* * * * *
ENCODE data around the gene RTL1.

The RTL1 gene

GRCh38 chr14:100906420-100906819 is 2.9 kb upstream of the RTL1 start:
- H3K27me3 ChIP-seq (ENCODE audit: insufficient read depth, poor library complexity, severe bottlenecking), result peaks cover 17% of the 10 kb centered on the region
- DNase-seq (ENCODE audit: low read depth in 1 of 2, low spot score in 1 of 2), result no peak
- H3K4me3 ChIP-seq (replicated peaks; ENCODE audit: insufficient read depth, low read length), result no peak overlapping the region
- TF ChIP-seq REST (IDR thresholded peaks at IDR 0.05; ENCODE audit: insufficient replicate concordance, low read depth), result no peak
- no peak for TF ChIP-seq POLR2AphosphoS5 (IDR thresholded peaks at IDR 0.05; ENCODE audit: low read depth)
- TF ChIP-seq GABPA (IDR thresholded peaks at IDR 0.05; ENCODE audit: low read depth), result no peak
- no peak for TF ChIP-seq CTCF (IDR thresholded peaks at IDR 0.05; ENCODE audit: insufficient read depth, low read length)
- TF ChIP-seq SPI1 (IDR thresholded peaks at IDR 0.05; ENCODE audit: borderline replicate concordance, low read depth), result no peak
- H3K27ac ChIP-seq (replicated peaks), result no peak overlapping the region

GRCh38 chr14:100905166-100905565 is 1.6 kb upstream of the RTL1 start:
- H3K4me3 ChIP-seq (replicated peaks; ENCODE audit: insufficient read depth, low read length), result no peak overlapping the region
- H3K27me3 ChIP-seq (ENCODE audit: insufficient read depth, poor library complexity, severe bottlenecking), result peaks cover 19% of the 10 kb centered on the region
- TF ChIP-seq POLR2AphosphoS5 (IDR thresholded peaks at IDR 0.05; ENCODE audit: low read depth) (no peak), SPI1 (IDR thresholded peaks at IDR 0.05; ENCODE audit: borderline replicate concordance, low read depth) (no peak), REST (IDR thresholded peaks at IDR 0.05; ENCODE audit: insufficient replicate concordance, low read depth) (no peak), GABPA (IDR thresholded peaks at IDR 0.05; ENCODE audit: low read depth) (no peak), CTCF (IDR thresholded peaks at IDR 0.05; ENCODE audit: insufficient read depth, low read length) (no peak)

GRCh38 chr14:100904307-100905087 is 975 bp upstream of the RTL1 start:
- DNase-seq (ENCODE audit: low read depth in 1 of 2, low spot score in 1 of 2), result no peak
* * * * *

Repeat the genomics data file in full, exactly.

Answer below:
ENCODE data around the gene RTL1.

The RTL1 gene

GRCh38 chr14:100906420-100906819 is 2.9 kb upstream of the RTL1 start:
- H3K27me3 ChIP-seq (ENCODE audit: insufficient read depth, poor library complexity, severe bottlenecking), result peaks cover 17% of the 10 kb centered on the region
- DNase-seq (ENCODE audit: low read depth in 1 of 2, low spot score in 1 of 2), result no peak
- H3K4me3 ChIP-seq (replicated peaks; ENCODE audit: insufficient read depth, low read length), result no peak overlapping the region
- TF ChIP-seq REST (IDR thresholded peaks at IDR 0.05; ENCODE audit: insufficient replicate concordance, low read depth), result no peak
- no peak for TF ChIP-seq POLR2AphosphoS5 (IDR thresholded peaks at IDR 0.05; ENCODE audit: low read depth)
- TF ChIP-seq GABPA (IDR thresholded peaks at IDR 0.05; ENCODE audit: low read depth), result no peak
- no peak for TF ChIP-seq CTCF (IDR thresholded peaks at IDR 0.05; ENCODE audit: insufficient read depth, low read length)
- TF ChIP-seq SPI1 (IDR thresholded peaks at IDR 0.05; ENCODE audit: borderline replicate concordance, low read depth), result no peak
- H3K27ac ChIP-seq (replicated peaks), result no peak overlapping the region

GRCh38 chr14:100905166-100905565 is 1.6 kb upstream of the RTL1 start:
- H3K4me3 ChIP-seq (replicated peaks; ENCODE audit: insufficient read depth, low read length), result no peak overlapping the region
- H3K27me3 ChIP-seq (ENCODE audit: insufficient read depth, poor library complexity, severe bottlenecking), result peaks cover 19% of the 10 kb centered on the region
- TF ChIP-seq POLR2AphosphoS5 (IDR thresholded peaks at IDR 0.05; ENCODE audit: low read depth) (no peak), SPI1 (IDR thresholded peaks at IDR 0.05; ENCODE audit: borderline replicate concordance, low read depth) (no peak), REST (IDR thresholded peaks at IDR 0.05; ENCODE audit: insufficient replicate concordance, low read depth) (no peak), GABPA (IDR thresholded peaks at IDR 0.05; ENCODE audit: low read depth) (no peak), CTCF (IDR thresholded peaks at IDR 0.05; ENCODE audit: insufficient read depth, low read length) (no peak)

GRCh38 chr14:100904307-100905087 is 975 bp upstream of the RTL1 start:
- DNase-seq (ENCODE audit: low read depth in 1 of 2, low spot score in 1 of 2), result no peak